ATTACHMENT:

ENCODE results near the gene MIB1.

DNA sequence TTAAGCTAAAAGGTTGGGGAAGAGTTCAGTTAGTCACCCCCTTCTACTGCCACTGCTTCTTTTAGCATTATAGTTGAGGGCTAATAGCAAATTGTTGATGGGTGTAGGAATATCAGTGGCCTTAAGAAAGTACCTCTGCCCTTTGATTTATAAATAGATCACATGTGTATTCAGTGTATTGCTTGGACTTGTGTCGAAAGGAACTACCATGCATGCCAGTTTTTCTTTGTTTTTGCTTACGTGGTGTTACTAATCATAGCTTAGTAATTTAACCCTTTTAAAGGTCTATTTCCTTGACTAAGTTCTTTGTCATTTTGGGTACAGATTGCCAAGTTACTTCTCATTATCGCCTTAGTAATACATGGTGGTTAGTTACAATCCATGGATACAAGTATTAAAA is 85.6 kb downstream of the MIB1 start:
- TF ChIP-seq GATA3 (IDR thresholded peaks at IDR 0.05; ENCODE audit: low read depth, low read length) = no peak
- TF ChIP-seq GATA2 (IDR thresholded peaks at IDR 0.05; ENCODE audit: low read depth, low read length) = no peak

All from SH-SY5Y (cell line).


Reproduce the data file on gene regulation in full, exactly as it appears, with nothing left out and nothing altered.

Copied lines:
ENCODE results near the gene MIB1.

DNA sequence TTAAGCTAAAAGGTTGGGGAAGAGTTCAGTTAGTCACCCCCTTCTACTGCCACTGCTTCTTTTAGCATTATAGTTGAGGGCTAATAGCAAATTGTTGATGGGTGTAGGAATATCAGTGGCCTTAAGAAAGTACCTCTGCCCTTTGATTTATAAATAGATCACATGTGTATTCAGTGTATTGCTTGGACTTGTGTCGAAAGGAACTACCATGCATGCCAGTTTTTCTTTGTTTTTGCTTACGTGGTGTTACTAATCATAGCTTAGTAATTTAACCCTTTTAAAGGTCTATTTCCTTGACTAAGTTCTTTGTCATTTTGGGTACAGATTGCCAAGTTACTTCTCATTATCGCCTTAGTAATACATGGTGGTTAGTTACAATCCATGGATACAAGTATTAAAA is 85.6 kb downstream of the MIB1 start:
- TF ChIP-seq GATA3 (IDR thresholded peaks at IDR 0.05; ENCODE audit: low read depth, low read length) = no peak
- TF ChIP-seq GATA2 (IDR thresholded peaks at IDR 0.05; ENCODE audit: low read depth, low read length) = no peak

All from SH-SY5Y (cell line).